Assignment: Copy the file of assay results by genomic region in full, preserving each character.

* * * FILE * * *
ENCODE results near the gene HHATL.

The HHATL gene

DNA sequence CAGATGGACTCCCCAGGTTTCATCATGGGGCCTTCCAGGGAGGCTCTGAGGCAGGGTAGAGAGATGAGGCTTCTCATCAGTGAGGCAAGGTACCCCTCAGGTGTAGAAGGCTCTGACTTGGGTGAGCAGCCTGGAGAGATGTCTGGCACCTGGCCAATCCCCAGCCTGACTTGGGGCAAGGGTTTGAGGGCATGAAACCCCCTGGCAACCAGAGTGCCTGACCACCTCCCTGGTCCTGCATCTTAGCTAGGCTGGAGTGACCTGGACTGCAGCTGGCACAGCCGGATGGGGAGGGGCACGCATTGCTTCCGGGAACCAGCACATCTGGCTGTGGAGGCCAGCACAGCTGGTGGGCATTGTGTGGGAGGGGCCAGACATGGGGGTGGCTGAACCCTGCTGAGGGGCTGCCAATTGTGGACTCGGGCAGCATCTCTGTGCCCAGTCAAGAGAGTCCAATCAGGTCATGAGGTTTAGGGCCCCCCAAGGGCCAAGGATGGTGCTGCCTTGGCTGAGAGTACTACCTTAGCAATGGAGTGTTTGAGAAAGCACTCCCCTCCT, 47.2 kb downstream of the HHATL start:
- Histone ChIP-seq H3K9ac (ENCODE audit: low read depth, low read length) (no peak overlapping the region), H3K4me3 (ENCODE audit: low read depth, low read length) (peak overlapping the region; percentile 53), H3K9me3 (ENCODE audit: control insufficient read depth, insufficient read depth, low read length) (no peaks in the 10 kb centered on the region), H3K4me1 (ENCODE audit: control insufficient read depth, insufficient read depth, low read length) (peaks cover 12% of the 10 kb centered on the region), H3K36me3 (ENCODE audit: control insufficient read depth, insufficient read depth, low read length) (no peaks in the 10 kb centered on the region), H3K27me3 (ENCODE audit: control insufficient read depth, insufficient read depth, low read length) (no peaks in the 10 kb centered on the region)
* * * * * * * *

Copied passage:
ENCODE results near the gene HHATL.

The HHATL gene

DNA sequence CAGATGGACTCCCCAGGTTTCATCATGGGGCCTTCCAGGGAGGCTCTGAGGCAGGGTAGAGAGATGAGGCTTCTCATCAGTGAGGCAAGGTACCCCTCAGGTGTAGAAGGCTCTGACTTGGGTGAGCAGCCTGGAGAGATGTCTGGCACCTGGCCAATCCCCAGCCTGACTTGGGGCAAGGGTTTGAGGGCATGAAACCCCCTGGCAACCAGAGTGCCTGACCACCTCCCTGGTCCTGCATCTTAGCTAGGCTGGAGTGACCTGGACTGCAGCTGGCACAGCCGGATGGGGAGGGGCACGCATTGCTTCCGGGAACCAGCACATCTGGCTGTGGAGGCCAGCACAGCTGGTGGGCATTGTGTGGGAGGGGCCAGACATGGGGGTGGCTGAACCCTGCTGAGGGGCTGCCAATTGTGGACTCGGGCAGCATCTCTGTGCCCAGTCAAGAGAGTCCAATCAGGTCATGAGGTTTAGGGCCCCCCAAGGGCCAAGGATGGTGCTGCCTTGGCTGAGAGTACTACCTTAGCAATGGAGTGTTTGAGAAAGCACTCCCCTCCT, 47.2 kb downstream of the HHATL start:
- Histone ChIP-seq H3K9ac (ENCODE audit: low read depth, low read length) (no peak overlapping the region), H3K4me3 (ENCODE audit: low read depth, low read length) (peak overlapping the region; percentile 53), H3K9me3 (ENCODE audit: control insufficient read depth, insufficient read depth, low read length) (no peaks in the 10 kb centered on the region), H3K4me1 (ENCODE audit: control insufficient read depth, insufficient read depth, low read length) (peaks cover 12% of the 10 kb centered on the region), H3K36me3 (ENCODE audit: control insufficient read depth, insufficient read depth, low read length) (no peaks in the 10 kb centered on the region), H3K27me3 (ENCODE audit: control insufficient read depth, insufficient read depth, low read length) (no peaks in the 10 kb centered on the region)